• They are supportive of teaching religious indoctrination in school.
  • They believe women should have less rights than men.
  • They oppose “multiculturalism.”
  • They believe homosexuality is “evil” and do not allow same-sex marriage.

SO, if President Obama were REALLY trying to spread Islamic law in the U.S., he’d be a REPLUBLICAN!!

Most of the people who complain about Shariah law in the U.S. don’t know what it is, and also don’t know what is in the Republican platforms in the states and national party.

Then, sorta to drill it home, another friend commented:

http://i.qkme.me/3qatww.jpg

http://rollingout.com/wp-content/uploads/2013/02/obama_in_israel_pic_3.jpg

https://encrypted-tbn0.gstatic.com/images?q=tbn:ANd9GcSQSOXrcAq2V_q-sRcx7zW_mRrW68bHglAOkFfc4VvxASqU0i52

http://1.bp.blogspot.com/-U5ug6oq0YEI/T6A2wvROiDI/AAAAAAAAAsA/ApHANGIbdjY/s1600/Obama+Bin+Laden+killing.jpg#obama%20killed%20Osama%20Bin%20Laden%20550x440

http://assets.nydailynews.com/img/2008/07/05/amd_obama-hotdog.jpg

https://encrypted-tbn0.gstatic.com/images?q=tbn:ANd9GcSNRqZ2_AkVhn-0zB8vjncxXRvvZV1Zu9klSZB1CEf2ndH5rhuPhttp://cdn2-b.examiner.com/sites/default/files/styles/article_large/hash/52/29/52290a70c1b5478b5f29057e6b5082ce.jpg?itok=p0p342pU

http://www.bartcop.com/worst-muslin.jpg

Please don’t bother me with your bizarre claims that Barack Obama is Muslim. It immediately brands you, in my admittedly jaundiced eye, as one who either cannot tell nonsense from the truth, or one who is intent on spreading mistruths for nefarious, skullduggerous reasons.

[I apologize; the missive that came to me did not bear credit for the photographs; if you know who deserves credit for any or all of them, please tell us in comments.]

Tip of the old scrub brush to Eric and Jim.  They know who they are.


Can’t make this stuff up: Utah internet sales magnate wants Constitutional Amendment for . . . religious freedom

August 13, 2013

You know what?  The Stupid doesn’t burn, after all — if it did, this guy would have self-immolated long ago.

Utah Policy Daily is an online-newsletter of public policy stuff in the Beehive State — a very good one.  It’s done by some top Utah political consultants from both parties, and former political writers, colleauges and friends from the University of Utah and the political and culture wars in the state.

Utah Policy Daily carried this story, this morning, which I present in full only because you wouldn’t believe it otherwise:

Constitutional Amendment Would Protect ‘Religious Liberty’

By Bryan Schott

Jonathan Johnson, Executive Vice-President of Overstock.com, is leaping into the political ring with a proposed constitutional amendment to protect religious liberty.

Jonathan Johnson of OverStock.com

Jonathan Johnson of OverStock.com

The Daily Caller reports Johnson wants his proposed amendment to exempt churches from being forced to perform same-sex marriages. Johnson says the amendment wouldn’t interfere with the Supreme Court rulings in favor of same-sex marriage, but it also protects groups opposed to the practice at the same time.

Johnson and some friends hatched an idea for states to pass a constitutional amendment saying: ”A religious organization, religious association, religious society or any person acting in a role connected with such organization, association or society and shall not be required to solemnize, officiate in, or recognize any particular marriage or religious rite of marriage in violation of its constitutional right of conscience or its free exercise of religion.”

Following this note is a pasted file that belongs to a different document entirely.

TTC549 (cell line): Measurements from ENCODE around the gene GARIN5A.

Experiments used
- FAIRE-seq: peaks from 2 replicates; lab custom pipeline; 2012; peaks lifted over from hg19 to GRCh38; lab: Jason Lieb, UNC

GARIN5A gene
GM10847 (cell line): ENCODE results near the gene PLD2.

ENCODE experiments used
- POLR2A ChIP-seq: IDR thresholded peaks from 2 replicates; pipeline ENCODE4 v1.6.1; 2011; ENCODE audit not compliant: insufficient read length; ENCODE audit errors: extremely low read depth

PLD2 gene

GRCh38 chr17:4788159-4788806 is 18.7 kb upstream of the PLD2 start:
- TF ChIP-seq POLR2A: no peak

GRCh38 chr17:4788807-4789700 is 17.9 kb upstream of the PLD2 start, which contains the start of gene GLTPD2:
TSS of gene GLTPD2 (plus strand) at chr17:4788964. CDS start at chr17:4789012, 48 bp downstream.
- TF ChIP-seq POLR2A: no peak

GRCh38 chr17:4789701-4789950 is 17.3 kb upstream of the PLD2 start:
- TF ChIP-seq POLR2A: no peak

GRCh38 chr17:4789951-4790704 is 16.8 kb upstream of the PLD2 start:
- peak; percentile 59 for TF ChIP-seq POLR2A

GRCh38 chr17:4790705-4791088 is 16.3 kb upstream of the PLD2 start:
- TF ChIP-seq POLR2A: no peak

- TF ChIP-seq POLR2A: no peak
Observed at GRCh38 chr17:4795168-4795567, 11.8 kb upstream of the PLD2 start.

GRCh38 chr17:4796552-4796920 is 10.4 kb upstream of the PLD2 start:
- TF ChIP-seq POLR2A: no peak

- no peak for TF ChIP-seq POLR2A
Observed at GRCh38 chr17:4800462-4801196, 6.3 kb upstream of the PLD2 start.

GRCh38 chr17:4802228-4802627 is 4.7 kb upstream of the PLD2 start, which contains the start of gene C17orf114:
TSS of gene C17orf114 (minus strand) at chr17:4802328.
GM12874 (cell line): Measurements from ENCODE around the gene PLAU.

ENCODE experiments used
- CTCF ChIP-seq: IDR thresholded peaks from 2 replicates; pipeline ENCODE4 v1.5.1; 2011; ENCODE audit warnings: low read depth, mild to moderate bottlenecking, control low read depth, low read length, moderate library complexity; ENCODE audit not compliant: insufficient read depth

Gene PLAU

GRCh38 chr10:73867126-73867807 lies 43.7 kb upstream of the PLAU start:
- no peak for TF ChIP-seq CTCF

(The wording is still being fleshed out, but that’s basically what it will say.)

In some ways, this shouldn’t be controversial. The proposed amendment “doesn’t get in the way of gay marriage,” Johnson notes — “but it [also] doesn’t have gay marriage encroach into areas of religious liberty.”

Read more: Utah Policy – Constitutional Amendment Would Protect Religious Liberty

As I understand it, this amendment would be aimed at preventing the government from ordering preachers to marry people they don’t want to marry.

Maybe Johnson is so much a Mormon (I do not know his faith) that he does not know that this “right” is protected by the First Amendment, and has been practiced by far too many Catholic priests, Baptists ministers, and even Mormon Bishops, over the past 225 years.  Preachers regularly refuse to allow their churches to be used by people for any fool reason whatever, and no preacher is forced to solemnize a marriage.  In short, his proposed amendment is wholly superfluous, already covered by the First Amendment.

Unless his real purpose is to create some new way of bashing homosexuals, as I suspect.  Bigot.

Here’s the scary part:  This guy has created a lobbying group to push for the amendment, and has already raised more than $100,000 to push it.  According to the RWNJournal Daily Caller:

As conservatives work to create a firewall on the issue of religious liberty, don’t be surprised if this effort catches on nationwide. Johnson already has a Utah PAC (First Freedom PAC) and a 501 (c)(4) that he says has “raised low six digits — and we’re not really trying yet,” he says.

How many stupid people, people wholly unaware of the First Amendment, are out there with the checkbooks open willing to be suckered by confidence schemes like this?  Enough to raise “low six digits.”

Hey:  For just $10,000, I’ll come to your home and explain why the First Amendment already gives us religious freedom, and tell you why it shouldn’t be mucked with.  I’ll bring PowerPoints and patriotic music, if you want, and give it all to you in less than an hour — or take a whole day if you want.  I won’t even charge expenses.

Then you can put your remaining money into a group that really works to defend the Constitution, or the First Amendment specifically — and I’ll tell you who they are.